Marshal Papworth graduate uses prestigious scholarship to expedite food security project
In Kenya, Vincent Ekapolon, graduate of the Marshal Papworth 10-week short course in sustainable agriculture, is quickly progressing his project in ‘Climate Smart Grain Amaranth for Food, Income and Nutrition Security in Busia, Kenya’ since returning from a scholarship at Harper Adams University, Shropshire, UK.
A seed technician from Western Seed Company Ltd talks through maize varieties with Vincent and some of his farmers
The scholarship, funded by the Marshal Papworth Fund – managed by the East of England Agricultural Society – ran over eight weeks earlier this year, with Vincent returning to Kenya and his role as a Peer Farmer Trainer with Ripple Effect in July.
Vincent has seen first-hand the impact of his agricultural studies in the UK, not only equipping him with a range of practical farming, communication, and business skills, but also in opening doors and help make professional connections to help roll out his project, and therefore help more people, faster.
Vincent said: “Most companies have confidence in working with me because they appreciate the knowledge I learned from the UK. After showing them my Marshal Papworth course at Harper Adams University certificate, all of them responded positively and quickly.
“The biggest success I am enjoying after attending the short course is the ability to mobilize stakeholders to work with them for a common goal. For example, Western Seed Company have been helping identify the strongest hybrid varieties, whilst Corteva explained types of early maturing varieties that are best for the short rain season that the farmers I work with experience.” Amongst those Vincent has been working with include Western Seed Company Ltd, Yara, ICIPE, Corteva, DEKALB, SeedCo, Kenya Seed Company LTD, and KALRO.
Using Yara Microp fertiliser on the plots
Vincent’s project will work with 12 farmer groups in his region to help roll out successful cultivations of amaranth – a nutritious alternative to maize – whilst engaging with industry experts to help identify maize varieties that can be grown successfully, even in drought conditions. Kenya has experienced its worst drought in 40 years, with 3.4 million people in extreme poverty and with no food security.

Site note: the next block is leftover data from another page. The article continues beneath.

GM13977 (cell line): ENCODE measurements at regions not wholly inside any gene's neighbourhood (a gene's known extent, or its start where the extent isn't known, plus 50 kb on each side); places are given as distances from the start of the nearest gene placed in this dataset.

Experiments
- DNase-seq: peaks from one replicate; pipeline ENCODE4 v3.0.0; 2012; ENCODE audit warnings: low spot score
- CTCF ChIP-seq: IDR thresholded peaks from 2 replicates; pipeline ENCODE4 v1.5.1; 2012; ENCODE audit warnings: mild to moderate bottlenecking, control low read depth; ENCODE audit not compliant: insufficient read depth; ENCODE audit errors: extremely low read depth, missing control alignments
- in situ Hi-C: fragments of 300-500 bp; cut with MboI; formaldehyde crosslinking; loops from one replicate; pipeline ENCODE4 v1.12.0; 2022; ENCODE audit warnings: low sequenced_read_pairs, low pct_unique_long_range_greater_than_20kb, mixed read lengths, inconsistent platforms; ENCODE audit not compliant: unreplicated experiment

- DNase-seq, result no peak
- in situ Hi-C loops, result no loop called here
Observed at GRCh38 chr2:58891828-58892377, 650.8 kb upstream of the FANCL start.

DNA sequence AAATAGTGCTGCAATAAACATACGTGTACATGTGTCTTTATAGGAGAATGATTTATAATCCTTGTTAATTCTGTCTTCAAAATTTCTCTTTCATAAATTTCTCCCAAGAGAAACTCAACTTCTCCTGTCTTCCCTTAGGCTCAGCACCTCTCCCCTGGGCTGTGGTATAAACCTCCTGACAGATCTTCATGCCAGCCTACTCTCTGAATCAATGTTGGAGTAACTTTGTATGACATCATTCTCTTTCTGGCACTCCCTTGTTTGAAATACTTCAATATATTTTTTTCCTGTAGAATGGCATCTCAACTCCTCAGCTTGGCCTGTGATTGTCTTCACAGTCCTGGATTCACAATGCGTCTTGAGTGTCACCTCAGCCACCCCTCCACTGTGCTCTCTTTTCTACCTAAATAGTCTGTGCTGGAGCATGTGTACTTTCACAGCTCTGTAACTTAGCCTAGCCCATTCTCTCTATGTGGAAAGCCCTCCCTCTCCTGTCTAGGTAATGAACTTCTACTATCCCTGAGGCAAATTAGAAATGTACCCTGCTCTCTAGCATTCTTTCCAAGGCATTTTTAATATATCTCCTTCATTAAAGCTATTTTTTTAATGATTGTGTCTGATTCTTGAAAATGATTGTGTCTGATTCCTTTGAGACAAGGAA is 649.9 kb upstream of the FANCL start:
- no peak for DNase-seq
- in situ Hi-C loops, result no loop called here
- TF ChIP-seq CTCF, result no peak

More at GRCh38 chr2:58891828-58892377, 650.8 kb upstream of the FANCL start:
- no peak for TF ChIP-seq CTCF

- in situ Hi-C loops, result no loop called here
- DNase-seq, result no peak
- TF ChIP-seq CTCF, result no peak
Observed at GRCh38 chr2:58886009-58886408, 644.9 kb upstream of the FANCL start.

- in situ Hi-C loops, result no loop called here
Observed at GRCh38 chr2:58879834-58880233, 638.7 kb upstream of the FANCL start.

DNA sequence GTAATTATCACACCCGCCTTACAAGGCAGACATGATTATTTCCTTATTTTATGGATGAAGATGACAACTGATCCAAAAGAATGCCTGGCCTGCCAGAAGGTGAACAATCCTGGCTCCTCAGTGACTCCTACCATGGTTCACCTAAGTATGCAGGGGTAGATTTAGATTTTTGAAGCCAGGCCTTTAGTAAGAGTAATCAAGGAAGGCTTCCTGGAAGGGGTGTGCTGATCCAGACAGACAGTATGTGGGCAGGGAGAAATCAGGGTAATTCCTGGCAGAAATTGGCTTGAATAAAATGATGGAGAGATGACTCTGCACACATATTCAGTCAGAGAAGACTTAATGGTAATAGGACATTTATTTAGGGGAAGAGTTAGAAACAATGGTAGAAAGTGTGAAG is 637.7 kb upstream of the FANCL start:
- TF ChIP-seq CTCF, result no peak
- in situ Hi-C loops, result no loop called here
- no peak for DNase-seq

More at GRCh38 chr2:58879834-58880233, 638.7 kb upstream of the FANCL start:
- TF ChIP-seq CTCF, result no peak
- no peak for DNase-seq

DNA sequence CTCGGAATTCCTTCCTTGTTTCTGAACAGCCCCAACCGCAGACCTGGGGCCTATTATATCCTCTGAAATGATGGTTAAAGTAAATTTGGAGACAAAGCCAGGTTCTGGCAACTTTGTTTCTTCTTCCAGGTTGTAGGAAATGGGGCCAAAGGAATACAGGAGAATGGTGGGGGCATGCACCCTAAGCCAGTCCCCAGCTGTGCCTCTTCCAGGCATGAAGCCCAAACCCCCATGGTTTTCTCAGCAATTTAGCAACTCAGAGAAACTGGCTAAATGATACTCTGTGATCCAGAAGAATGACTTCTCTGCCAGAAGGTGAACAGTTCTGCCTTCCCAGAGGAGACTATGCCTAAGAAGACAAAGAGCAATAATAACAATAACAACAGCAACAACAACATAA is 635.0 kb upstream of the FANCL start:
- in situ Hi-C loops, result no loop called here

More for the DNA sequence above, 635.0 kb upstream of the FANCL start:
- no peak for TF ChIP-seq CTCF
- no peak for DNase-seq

Vincent continued: “I am also looking forward to engaging with processing companies for value addition and marketing farmers’ products; when I was in the UK, we learned that all farms were connected to specific markets. I’ve already identified the companies that I think can help, and I will visit them so that I can help negotiate contracts using the business and communication skills that I developed on the Marshal Papworth short course.” By helping make those value chain connections, Vincent said: “It is possible to create excess revenue to move households out of poverty, this is over and above the obvious benefits of moving children out of malnutrition.”
Vincent also plans to organise a field day for the farmers that he is working with akin to the Arable Event that he attended whilst here in the UK.
Vincent is amongst the seven agricultural development scholarship recipients from Ghana, Kenya and Malawi, that took part in the Marshal Papworth Fund short course at Harper Adams University earlier this year.
Most of the projects shared a common theme of helping smallholder farmers in Africa to access the added value chain of their chosen food production. Vincent said: “The possible excess revenue that farmers can make through the adoption of our learnings is enough to move a household out of poverty and into a good life, this is over and above the nutritional benefits and helping children to access education, especially for girls.”
The Marshal Papworth Fund partners with charities on the ground in developing countries to ensure that the people who can have the most beneficial impact on their communities attend the course. These charities are ADRA Ghana, Hands Around the World, Neno Macadamia Trust, Ripple Effect, Self Help Africa, The Leprosy Mission, and Tree Aid. The Fund, managed by the East of England Agricultural Society and formed in 2001 with funds bequeathed by the late Marshal Papworth, an East Anglian Farmer, works towards helping developing countries across the world in ‘growing out of hunger’ with over 220 students having received a Marshal Papworth Fund scholarship.
To find out more about supporting the Marshal Papworth Fund, please contact Sandra Lauridsen on 01733 961024 or email email@example.com for more information.